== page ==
Jul 20, 2006

Cold Savory Soups for Hot Days

What to Serve Your Loved Ones When It's Hot Outside

Hot days got you in a daze? Feel like going into the kitchen and firing up the oven? Naaah. Want something refreshing, simple, yet pallet-satisfying for a summer supper? How about a cold soup with a simple garden salad and a loaf of fresh artisinal bread (the chewier, the better)?

You may be imagining cold soups are frou-frou dishes served only in uppity restaurants. Would you even like a cold soup? Wouldn't it be, well, icky? Once you get over the idea of a cold liquid as an entrée, I think you'll find yourself enjoying it.

The loveliest way to serve cold soup is in two concentrically sized bowls: the smaller bowl holds the soup. The larger bowl holds ice, and the smaller soup bowl nestles atop this bed of ice. But you don't have to be that fancy.

I almost forgot to mention—all these soups can be vegetarian (if you substitute vegetable stock for chicken stock). None contain any meat. You do not have to serve meat to have a satiated and happy feeling after eating. But don't mention this lack of meat to your resident carnivores and probably no one will notice.

Here are my favorite savory cold soup suggestions. Have any other favorites? Let me know—I'd love to add to the list.


Gazpacho is one of the most-loved and best-known of the cold soups. If you serve gazpacho, which is rich in veggies, you may want to skip the salad and simply serve with a delightful chewy bread, like sourdough. Ahhh. How yummy is that? I like recipes for gazpacho that do not involve the cheat of adding tomato juice. Nothing beats whole, fresh tomatoes as the basis for gazpacho—if you have them. If not, use canned tomatoes along with the juice they are packed in. You are basically making a salsa. Feel free to be flexible about adding other garden ingredients as you like.

  • Six fresh medium-sized tomatoes or two cans tomatoes and their juice
  • One or two cloves of crushed garlic. (Go easy on the fresh garlic so as not to overwhelm the other flavors. If you have the roasted garlic that comes in little jars, that would be ideal--it's much milder and you can use it more lavishly.)
  • 1/4 cup red wine vinegar
  • 1/4 cup olive oil
  • 1 cucumber, peeled, seeded and chopped coarsely
  • 2 tablespoons lemon juice
  • 1 medium red bell pepper, seeded and chopped coarsely (or half of a large one)
  • Salt and pepper to taste

Add all ingredients to a blender or food processor. Pulse lightly, only until ingredients are slightly melded but not pulverized (coarse texture is good). Taste and adjust the seasonings, as desired. Add a few drops of hot sauce, if you like.

Vichyssoise (Potato Leek Soup)

Vichyssoise is another soup that's been around forever--for a good reason. Once you taste it, you will understand why. Potato flavor, rich and delightful, with leeks adding to the inscrutability, with butter and other ingredients all playing roles in this operetta of a soup. For any guests--or children--who might be afraid of the fancy name of this soup, you could always call it "Potato leek soup." My grandfather was a Francophobe, so whenever I made him quiche, I always told him it was "egg pie." If I mentioned it was quiche, he wouldn't eat it. Egg pie disappeared from his plate. Go figure. Bon appetite, er, enjoy!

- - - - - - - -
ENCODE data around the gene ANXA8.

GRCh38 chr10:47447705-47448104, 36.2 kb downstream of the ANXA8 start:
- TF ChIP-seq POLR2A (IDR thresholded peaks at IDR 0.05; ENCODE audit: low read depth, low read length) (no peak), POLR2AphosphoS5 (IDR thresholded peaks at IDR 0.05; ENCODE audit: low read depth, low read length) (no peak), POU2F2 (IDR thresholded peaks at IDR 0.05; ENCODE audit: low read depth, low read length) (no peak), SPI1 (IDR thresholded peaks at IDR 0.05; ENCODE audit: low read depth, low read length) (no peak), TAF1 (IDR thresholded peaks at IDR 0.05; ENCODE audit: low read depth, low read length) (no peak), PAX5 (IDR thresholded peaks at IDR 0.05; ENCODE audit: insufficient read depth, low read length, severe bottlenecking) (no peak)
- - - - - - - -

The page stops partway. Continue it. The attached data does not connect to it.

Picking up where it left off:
• 2 leeks, chopped, using all of the white part and a couple of inches of the green par
  • 2 tablespoons unsalted butter
  • 2 cups coarsely chopped, peeled potatoes
  • 2 cups chicken stock (I especially love the chicken stock paste that comes in little jars--the brand name is Better-than-Bouillon, and you can get it at Trader Joe's or other high-end grocers. If you use the paste, reconstitute one teaspoon of paste for each cup of water)
  • salt and pepper to taste
  • 1 cup half and half (or whole milk)

Basically, you add everything except the half and half to a pot. Cook until the potatoes and leeks are very tender. Remove from heat. Then, either pour the soup into a blender or food processor and blend, or, if you have a hand-held blender (I do--it's a marvelously handy gadget), blend the soup in the pot. Puree until the ingredients are uniform. The soup will be a beautiful creamy, light green color. Add in the half and half and allow to chill in a refrigerator for about an hour. Serve cool, not cold, however. Top with chopped chives, if you have them. In the winter, vichyssoise is superb hot (I serve it with Thanksgiving dinner).

Cold Cauliflower Curry Soup

Don't let the name fool you--cauliflower curry soup is righteous! I invented this recipe, and I am proud to say, it is one of my favorite soups—it's surprising, luscious, and no one can tell what's IN it. When you serve this cold soup, you will see many empty soup bowls and contented smiles.
  • One head cauliflower, coarsely chopped, with most of stem removed
  • 1/2 white onion, coarsely chopped
  • 2 tablespoons unsalted butter
  • 2 cups chicken stock
  • 2 tablespoons curry powder (preferably the fresh kind that you make yourself, see Homemade Curry Powder)
  • 1 teaspoon grated fresh ginger root
  • salt and pepper to taste
  • 1 cup half and half (or whole milk)
  • Cornstarch to thicken
Like vichyssoise, add everything to the pot except for half and half and cornstarch. Cook until the cauliflower and onion are tender and falling apart. Add in the half and half, and blend, as for the vichyssoise, with a blender, food processor, or hand-held blender, until the soup is pureed and of uniformly creamy texture. Mix a tablespoon or so cornstarch with enough water to make a loose paste. Stir this into the soup as you are heating it to thicken it to a lovely consistency (vichyssoise doesn't need it because the potatoes do the thickening). Chill for at least an hour in the refrigerator before serving.

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